A thought goes out to the Karachi Grammar School in Clifton, and memories come alive of the traffic mess that was created when the prestigious school was located next to the Empress Market in Saddar. For years, while the institution produced those Grammarians, the Saddar traffic chaos the school created regularly especially in the afternoon, was something that could never be sorted out, until the school itself chose to move out.

Now the situation has come where parents of the schoolchildren who go to Karachi Grammar School daily are saying no to the US consulate general at being its neighbour. So where should the diplomatic mission go? That's an interesting, but difficult question, and the city is going to watch carefully all the moves that will be made. There is no diplomatic enclave in the town, and whether it is possible to have that in this poorly planned and almost shabbily treated city is something doubtful. Someone has suggested Malir.

The residents, who protested with placards and slogans, had said according to a news report that they had nothing against "US consulate authorities, but against public servants who were committing serious violations". Amber Alibhai, a spokesman of Shehri, reportedly condemned the provincial and city district governments for what she described as a "blunder".

The blunder being that of allotting amenity plots to the US consulate, as the plots selected for the consulate had already been designed for parks in the master plan. She has also appealed to the prime minister to look into the matter, of "violating the rules". She stressed a relocation of the site for the US consulate.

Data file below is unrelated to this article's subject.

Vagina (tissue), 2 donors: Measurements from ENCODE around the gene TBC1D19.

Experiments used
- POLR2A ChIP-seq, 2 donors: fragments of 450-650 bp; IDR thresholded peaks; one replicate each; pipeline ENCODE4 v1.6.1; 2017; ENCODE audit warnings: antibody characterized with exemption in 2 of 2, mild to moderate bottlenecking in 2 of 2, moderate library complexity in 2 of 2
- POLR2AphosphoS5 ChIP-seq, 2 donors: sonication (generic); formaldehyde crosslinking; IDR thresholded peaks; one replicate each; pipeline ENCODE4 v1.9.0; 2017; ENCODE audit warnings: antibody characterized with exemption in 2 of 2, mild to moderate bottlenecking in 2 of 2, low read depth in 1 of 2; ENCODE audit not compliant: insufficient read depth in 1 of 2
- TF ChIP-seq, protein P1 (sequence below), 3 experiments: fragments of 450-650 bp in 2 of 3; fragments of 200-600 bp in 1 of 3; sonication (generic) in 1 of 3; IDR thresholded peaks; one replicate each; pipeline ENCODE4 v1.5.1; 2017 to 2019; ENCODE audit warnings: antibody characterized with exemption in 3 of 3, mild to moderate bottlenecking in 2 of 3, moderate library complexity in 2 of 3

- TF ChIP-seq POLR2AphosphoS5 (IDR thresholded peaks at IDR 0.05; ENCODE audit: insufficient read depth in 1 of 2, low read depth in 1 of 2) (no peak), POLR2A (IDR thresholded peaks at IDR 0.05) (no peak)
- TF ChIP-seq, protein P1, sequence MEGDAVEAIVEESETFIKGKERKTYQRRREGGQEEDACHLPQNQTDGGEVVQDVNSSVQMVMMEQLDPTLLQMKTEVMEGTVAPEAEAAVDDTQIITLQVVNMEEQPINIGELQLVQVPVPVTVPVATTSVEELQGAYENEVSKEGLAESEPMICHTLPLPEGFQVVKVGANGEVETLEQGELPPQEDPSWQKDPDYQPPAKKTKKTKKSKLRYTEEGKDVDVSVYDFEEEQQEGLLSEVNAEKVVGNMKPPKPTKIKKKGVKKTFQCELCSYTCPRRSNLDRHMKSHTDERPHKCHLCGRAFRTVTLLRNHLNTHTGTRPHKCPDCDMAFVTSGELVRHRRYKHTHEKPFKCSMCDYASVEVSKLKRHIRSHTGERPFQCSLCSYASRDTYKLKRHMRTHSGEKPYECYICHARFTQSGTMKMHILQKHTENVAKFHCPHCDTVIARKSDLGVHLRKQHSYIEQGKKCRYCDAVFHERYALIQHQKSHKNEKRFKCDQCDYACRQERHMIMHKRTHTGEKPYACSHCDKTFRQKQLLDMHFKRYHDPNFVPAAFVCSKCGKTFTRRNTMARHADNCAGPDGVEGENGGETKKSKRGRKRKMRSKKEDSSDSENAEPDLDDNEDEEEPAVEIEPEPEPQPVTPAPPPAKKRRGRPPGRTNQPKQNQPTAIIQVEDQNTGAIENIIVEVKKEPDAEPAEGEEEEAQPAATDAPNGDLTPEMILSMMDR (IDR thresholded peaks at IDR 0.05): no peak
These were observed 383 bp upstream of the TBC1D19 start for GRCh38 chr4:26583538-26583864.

The US Consul-General, Karachi, Douglas C. Rohn, in a statement on this subject said: "We understand the objections by the neighbours of the Khayaban-i-Saadi Road, which is being considered for the construction of a new consulate. I have met the representatives of the protestors and assured them that we are willing to work to resolve the issues arising from the planned construction."

The US Consul-General has revealed that they have been "searching possible properties where it could build new facilities". He said that the present location on Abdullah Haroon Road, was "exposed" (in terms of security presumably) and was small (less than two acres) which made it necessary for the police to limit traffic and often even close Abdullah Haroon and Fatima Jinnah roads.

He further said that the search for a possible place for the consulate general was coordinated with the provincial and city governments. He acknowledged that there were unresolved legal issues regarding the designation and other aspects of the property for which they were working with the appropriate authorities.

As I write this I am conscious of the way in which the city is getting congested and claustrophobic, and the manner in which even five star hotels are now bottlenecks, or other important buildings and residences that create environmental difficulties, arising out of visible and invisible security measures.

The vulnerability, we have, due to insecurity (terrorism and crime both), is something that has to be accepted as one of the integral factors in the society that we now seek to recreate. The world is getting smaller, but insecure. Globalization suffocates?